Approximately $4.9 million in CPA funds were available this year for projects, from the 1.5% property tax surcharge, matching funds from the state, and additional appropriation by the Board of Aldermen. If the proposed funding is approved by the Board of Aldermen, $616,711 in CPA funds collected in FY14 and FY15 would remain and be rolled over into FY16—$507,880 for open space and outdoor recreation and $108,831 in flexible funds, per the Community Preservation Plan.
The historic resources projects recommended for funding by the Committee are:
• Prospect Hill Tower, $500,000. For the City’s Capital Projects and Planning Department to stabilize the Prospect Hill Tower by replacing the upper level floor slab, resetting parapet stones, restoring doors and ornamental iron stairs, repointing the facade, and repairing the exterior stairwell.
• Temple B’nai Brith, $450,945. For Temple B’nai Brith to add a fire safety sprinkler system and elevator to the historic 1922 Byzantine Revival building.
• Mystic WaterWorks, $243,000. For the Somerville Housing Authority to rehabilitate and restore the historic windows at the historic Mystic Water Works. The Affordable Housing Trust Fund has granted t$257,000 to the project, which will create a 25-unit affordable housing complex.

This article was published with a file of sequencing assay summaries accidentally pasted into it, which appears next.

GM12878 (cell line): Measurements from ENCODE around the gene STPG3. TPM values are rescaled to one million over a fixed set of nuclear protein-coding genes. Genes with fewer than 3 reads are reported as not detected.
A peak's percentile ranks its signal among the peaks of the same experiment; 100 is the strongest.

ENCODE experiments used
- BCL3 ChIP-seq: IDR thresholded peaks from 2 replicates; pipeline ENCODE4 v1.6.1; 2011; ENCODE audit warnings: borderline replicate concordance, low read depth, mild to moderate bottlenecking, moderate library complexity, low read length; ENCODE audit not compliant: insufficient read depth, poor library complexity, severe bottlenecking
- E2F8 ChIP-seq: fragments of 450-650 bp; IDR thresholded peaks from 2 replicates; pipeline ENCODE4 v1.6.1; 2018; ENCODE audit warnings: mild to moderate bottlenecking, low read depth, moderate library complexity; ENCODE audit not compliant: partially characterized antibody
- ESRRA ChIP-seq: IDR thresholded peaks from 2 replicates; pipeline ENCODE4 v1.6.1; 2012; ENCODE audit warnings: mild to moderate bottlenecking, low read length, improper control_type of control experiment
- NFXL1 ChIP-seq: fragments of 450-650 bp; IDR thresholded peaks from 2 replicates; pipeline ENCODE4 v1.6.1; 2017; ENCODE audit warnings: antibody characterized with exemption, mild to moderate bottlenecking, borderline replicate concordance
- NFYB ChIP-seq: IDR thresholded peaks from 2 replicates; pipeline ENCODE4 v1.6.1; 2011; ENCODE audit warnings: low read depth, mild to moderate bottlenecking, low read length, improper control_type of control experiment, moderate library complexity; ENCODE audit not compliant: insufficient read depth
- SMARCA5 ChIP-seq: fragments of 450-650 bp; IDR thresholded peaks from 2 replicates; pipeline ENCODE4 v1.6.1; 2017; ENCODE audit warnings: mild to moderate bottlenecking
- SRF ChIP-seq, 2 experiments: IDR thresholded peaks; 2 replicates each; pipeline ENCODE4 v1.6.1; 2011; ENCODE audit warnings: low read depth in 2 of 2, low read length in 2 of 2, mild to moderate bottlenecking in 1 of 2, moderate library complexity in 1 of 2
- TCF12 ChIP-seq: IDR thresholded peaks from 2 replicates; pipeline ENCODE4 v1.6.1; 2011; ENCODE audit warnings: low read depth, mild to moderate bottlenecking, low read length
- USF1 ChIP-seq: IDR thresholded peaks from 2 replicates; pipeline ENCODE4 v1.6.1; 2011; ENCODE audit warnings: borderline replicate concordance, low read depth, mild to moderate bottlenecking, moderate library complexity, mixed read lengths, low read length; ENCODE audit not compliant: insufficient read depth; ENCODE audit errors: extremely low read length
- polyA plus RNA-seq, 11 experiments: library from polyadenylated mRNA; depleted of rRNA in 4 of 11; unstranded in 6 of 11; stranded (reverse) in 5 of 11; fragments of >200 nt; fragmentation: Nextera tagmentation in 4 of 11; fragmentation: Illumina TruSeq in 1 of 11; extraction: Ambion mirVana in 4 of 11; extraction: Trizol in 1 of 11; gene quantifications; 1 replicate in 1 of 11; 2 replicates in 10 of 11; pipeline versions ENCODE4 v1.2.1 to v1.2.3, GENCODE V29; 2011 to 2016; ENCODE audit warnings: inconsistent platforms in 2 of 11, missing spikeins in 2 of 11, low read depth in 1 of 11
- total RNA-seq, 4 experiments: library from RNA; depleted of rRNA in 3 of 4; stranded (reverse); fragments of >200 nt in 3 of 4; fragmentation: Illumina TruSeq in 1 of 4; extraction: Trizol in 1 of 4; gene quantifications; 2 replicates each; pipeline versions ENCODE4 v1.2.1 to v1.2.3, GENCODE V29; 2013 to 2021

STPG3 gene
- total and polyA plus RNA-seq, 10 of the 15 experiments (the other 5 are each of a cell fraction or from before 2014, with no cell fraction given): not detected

• City Hall Renovation, $200,000. For the City’s Capital Projects and Planning Department to engage a design team to restore exterior building elements, upgrade mechanical systems, and upgrade life safety and handicapped accessibility.
• Somerville Museum, $168,191. For the Somerville Historical Society to complete the Somerville Museum’s ADA accessibility project by purchasing a wheelchair lift and to undertake major environmental improvements to preserve the Museum’s collection.
• Milk Row Cemetery, $48,360. For the City’s Planning Division to contract Walker Kluesing Design Group to rehabilitate three historic tombs in Milk Row Cemetery.
• First Congregational Church of Somerville, $44,982. For the First Congregational Church of Somerville UCC to preserve the stained glass window at its historic building.
• City of Somerville Archives, $43,000. For the City’s Archivist to hire a contractor to process a portion of the City’s permanent collections and create a record guide to make the collections accessible worldwide. The collections to be processed include the Board of Health Records, 1886-1960; Civil Defense Records, 1940s; Somerville Redevelopment Authority Records, 1960-1973, and Law Department Closed Case Files 1950s-1970s.
• American Tube Works Complex, $7,500. For the City’s Planning Division to contract a historic preservation consultant to prepare a National Register Nomination for the American Tube Works Complex. Designation would make the complex eligible for historic tax credits which will incentivize rehabilitation.
The green space projects recommended for funding by the Committee—which include all green space projects that applied for CPA funding—are: